How I Get Over the Last Big Hump in a Big Project

I'm hitting that spot in my book project, the last big push. There will be more work to do after this part, but there's this sticky spot in every big project at about 80% where I always second guess myself.

"What am I doing?" "I should just quit." "I should scrap everything and start again." "This is terrible." You know that spot - it's too late to start again and it's time to dig in for one last push. The problem is, the more I care about a project the more I doubt myself and become hesitant, looking for ways to trip myself up.

There's the warring of the voices, the critical one telling me that it's all crap and to just give up, daring me to do the work - that one is espeically loud at this stage. I know it's just fear, but some days that doesn't help to drown out the barrage of doubt-instilling words.

The other voice is the hopeful one, it's not as loud, but she is insistent. This one is the pride I feel when I work on the project, the deep down feeling of how the project is right and good and true to what I want to say.

My tactic with those voices is to not squash the critic, but to fan hope. I look for her, listen harder to her, some days she just whispers. I try to look at my critic as the fear she is and that helps. I don't mind doing something that scares me, there's that edge of adrenaline that spurs me on.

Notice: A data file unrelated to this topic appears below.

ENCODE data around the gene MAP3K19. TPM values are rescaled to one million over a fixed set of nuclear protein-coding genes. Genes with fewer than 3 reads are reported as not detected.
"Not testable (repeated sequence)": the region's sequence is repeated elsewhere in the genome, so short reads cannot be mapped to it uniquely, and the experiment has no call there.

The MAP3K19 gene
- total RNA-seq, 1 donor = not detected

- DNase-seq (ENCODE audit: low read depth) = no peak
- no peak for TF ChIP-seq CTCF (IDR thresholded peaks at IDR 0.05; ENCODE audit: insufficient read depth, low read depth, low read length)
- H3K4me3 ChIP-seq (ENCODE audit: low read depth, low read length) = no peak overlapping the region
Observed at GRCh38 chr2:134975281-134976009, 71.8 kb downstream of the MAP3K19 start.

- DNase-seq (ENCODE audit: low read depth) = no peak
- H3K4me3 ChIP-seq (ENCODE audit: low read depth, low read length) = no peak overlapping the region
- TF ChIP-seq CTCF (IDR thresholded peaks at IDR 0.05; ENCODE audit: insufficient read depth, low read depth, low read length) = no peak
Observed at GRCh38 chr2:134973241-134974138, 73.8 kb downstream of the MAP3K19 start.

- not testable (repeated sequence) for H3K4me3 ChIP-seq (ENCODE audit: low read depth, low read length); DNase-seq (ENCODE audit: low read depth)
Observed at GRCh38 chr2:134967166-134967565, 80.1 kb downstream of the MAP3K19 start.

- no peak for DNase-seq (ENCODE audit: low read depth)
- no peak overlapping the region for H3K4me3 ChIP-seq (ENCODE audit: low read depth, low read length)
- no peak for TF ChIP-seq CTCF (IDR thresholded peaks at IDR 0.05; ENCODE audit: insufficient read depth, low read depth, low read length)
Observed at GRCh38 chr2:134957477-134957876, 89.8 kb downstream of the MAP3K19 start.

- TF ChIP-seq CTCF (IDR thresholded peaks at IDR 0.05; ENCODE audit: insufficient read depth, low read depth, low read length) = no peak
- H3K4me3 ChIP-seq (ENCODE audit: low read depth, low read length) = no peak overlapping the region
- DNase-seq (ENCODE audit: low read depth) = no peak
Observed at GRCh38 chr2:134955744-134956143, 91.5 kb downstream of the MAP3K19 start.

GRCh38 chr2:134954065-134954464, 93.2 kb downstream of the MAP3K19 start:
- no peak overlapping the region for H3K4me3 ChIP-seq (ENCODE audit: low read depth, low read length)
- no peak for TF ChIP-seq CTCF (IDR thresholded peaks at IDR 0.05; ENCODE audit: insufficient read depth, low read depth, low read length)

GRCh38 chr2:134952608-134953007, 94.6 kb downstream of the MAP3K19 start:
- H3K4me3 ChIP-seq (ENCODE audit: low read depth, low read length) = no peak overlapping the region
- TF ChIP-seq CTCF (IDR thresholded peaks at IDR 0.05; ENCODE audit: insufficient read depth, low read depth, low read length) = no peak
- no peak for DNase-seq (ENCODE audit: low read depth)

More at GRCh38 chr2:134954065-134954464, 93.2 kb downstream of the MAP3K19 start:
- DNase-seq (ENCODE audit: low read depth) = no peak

Part of the fear for me is looking at any project as the be-all and end-all, this is it, the only thing I'll ever do. That makes the project, every aspect of it, seem huge and daunting, oppressive.

My trick for getting over that big hurdle in a project is to plan for what's next. What will I write next? What will I learn next? What will I teach next? What's my next vacation? What fun will I have when I have some hours back in my day? Big things, little things, I make lists and sign up for classes; I shop a little.

Giving myself something to look forward to, to plan and work for takes the big and scary out of the finishing of projects, it gets me over that last hump. It dials back something that seems monumental and duanting to something that is just a step, one of many things I'll do in my life.

How do you push through big projects?